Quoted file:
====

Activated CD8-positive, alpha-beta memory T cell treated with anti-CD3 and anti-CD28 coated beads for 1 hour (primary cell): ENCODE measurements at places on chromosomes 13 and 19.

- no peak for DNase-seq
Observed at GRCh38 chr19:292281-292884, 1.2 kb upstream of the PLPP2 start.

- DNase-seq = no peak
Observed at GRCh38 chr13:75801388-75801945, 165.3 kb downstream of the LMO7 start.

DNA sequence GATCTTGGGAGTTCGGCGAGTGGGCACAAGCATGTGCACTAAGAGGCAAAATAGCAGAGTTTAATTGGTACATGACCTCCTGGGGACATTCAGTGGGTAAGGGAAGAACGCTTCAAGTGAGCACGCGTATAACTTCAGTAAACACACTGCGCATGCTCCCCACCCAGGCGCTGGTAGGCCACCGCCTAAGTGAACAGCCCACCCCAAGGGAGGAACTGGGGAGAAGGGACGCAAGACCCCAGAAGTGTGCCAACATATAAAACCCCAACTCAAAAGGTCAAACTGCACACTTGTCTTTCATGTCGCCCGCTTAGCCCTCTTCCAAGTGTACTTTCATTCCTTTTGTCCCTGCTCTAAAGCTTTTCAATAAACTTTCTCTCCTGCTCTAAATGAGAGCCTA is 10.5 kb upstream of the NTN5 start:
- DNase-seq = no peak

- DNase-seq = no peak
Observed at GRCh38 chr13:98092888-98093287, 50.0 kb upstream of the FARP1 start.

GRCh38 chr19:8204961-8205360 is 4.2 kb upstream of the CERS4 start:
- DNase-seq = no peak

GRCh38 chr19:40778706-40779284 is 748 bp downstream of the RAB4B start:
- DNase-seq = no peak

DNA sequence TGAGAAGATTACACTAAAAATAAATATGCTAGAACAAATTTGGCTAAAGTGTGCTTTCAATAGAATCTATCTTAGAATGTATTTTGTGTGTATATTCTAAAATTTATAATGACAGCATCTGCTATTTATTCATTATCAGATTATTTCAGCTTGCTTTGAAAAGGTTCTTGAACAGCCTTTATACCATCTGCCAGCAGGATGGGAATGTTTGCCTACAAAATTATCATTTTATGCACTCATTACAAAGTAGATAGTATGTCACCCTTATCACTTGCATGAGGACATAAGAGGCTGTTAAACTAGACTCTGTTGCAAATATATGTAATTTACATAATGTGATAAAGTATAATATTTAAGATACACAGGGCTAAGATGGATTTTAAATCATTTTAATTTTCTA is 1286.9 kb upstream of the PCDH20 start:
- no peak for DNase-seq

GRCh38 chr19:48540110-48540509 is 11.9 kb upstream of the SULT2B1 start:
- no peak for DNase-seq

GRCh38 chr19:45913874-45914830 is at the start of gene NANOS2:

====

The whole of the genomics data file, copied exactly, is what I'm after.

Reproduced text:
Activated CD8-positive, alpha-beta memory T cell treated with anti-CD3 and anti-CD28 coated beads for 1 hour (primary cell): ENCODE measurements at places on chromosomes 13 and 19.

- no peak for DNase-seq
Observed at GRCh38 chr19:292281-292884, 1.2 kb upstream of the PLPP2 start.

- DNase-seq = no peak
Observed at GRCh38 chr13:75801388-75801945, 165.3 kb downstream of the LMO7 start.

DNA sequence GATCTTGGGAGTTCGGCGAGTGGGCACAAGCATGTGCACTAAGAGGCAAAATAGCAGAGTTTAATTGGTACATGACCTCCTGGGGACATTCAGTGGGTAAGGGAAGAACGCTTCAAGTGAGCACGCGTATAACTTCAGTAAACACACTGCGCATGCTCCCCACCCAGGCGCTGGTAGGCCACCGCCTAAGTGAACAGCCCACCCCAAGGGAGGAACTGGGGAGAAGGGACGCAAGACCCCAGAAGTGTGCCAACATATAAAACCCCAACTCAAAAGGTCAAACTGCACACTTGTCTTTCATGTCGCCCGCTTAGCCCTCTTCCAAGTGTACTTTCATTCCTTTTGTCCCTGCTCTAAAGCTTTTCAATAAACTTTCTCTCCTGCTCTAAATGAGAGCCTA is 10.5 kb upstream of the NTN5 start:
- DNase-seq = no peak

- DNase-seq = no peak
Observed at GRCh38 chr13:98092888-98093287, 50.0 kb upstream of the FARP1 start.

GRCh38 chr19:8204961-8205360 is 4.2 kb upstream of the CERS4 start:
- DNase-seq = no peak

GRCh38 chr19:40778706-40779284 is 748 bp downstream of the RAB4B start:
- DNase-seq = no peak

DNA sequence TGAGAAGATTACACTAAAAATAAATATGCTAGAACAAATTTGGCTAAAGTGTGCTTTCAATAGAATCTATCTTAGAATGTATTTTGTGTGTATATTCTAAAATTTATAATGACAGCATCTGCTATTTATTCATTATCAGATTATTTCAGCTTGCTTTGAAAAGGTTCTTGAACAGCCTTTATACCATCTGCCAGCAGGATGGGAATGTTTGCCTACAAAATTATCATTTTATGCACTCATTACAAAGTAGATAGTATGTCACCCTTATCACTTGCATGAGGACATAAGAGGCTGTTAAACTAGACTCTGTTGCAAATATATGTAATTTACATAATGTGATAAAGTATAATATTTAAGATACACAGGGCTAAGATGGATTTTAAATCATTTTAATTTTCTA is 1286.9 kb upstream of the PCDH20 start:
- no peak for DNase-seq

GRCh38 chr19:48540110-48540509 is 11.9 kb upstream of the SULT2B1 start:
- no peak for DNase-seq

GRCh38 chr19:45913874-45914830 is at the start of gene NANOS2: